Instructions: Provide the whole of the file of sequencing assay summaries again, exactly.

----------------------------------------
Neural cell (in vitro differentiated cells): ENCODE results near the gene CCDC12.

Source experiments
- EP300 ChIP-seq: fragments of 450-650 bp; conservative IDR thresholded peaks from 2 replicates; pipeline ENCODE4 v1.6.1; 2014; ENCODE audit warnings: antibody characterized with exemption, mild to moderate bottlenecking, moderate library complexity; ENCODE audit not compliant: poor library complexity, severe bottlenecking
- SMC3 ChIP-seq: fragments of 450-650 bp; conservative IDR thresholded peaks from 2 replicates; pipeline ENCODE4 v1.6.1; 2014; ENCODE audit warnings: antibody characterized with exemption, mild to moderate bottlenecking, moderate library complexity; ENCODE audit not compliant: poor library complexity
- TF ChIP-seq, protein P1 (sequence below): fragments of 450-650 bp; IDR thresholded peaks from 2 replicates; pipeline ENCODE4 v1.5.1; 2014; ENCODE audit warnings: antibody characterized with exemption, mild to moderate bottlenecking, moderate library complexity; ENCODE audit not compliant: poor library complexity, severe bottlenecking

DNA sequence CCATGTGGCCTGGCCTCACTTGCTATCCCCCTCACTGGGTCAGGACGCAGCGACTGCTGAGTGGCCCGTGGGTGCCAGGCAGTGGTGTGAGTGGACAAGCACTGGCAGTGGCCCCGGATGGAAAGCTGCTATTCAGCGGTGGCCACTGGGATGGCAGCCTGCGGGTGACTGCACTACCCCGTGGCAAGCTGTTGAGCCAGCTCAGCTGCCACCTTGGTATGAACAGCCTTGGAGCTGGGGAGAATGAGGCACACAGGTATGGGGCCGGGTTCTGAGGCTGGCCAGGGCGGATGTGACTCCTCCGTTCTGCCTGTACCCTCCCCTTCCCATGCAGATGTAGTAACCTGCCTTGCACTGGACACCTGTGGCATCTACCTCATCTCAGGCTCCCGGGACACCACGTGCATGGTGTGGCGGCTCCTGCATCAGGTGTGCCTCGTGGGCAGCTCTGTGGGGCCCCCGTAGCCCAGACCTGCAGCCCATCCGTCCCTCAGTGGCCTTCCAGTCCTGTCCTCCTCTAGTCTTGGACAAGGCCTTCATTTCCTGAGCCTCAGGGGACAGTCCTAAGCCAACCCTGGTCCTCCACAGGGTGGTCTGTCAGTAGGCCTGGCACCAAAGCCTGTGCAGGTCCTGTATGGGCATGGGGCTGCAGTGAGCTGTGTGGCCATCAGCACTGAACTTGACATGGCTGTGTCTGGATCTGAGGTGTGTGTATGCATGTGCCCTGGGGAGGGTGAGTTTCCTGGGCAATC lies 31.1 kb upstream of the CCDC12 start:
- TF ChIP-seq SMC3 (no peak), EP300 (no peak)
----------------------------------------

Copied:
Neural cell (in vitro differentiated cells): ENCODE results near the gene CCDC12.

Source experiments
- EP300 ChIP-seq: fragments of 450-650 bp; conservative IDR thresholded peaks from 2 replicates; pipeline ENCODE4 v1.6.1; 2014; ENCODE audit warnings: antibody characterized with exemption, mild to moderate bottlenecking, moderate library complexity; ENCODE audit not compliant: poor library complexity, severe bottlenecking
- SMC3 ChIP-seq: fragments of 450-650 bp; conservative IDR thresholded peaks from 2 replicates; pipeline ENCODE4 v1.6.1; 2014; ENCODE audit warnings: antibody characterized with exemption, mild to moderate bottlenecking, moderate library complexity; ENCODE audit not compliant: poor library complexity
- TF ChIP-seq, protein P1 (sequence below): fragments of 450-650 bp; IDR thresholded peaks from 2 replicates; pipeline ENCODE4 v1.5.1; 2014; ENCODE audit warnings: antibody characterized with exemption, mild to moderate bottlenecking, moderate library complexity; ENCODE audit not compliant: poor library complexity, severe bottlenecking

DNA sequence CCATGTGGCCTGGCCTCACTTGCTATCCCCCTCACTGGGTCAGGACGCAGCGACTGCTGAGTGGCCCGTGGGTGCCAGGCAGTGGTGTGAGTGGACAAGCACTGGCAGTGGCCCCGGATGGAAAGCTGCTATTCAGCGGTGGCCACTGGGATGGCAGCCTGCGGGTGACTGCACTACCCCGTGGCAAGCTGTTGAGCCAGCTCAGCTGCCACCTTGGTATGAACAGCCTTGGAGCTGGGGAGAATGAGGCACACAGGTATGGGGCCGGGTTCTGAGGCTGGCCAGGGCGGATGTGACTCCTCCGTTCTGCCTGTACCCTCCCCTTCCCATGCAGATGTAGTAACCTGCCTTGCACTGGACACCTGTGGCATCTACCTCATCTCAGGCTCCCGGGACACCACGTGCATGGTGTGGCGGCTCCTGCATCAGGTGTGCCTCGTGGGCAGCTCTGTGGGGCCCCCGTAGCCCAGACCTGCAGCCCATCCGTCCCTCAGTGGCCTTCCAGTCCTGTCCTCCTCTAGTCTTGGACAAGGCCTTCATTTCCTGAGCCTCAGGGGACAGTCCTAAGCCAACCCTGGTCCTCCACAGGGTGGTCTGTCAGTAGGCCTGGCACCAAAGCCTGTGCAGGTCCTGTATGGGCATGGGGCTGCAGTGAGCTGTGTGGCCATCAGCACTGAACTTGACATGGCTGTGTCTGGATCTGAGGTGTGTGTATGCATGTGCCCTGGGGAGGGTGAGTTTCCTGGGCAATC lies 31.1 kb upstream of the CCDC12 start:
- TF ChIP-seq SMC3 (no peak), EP300 (no peak)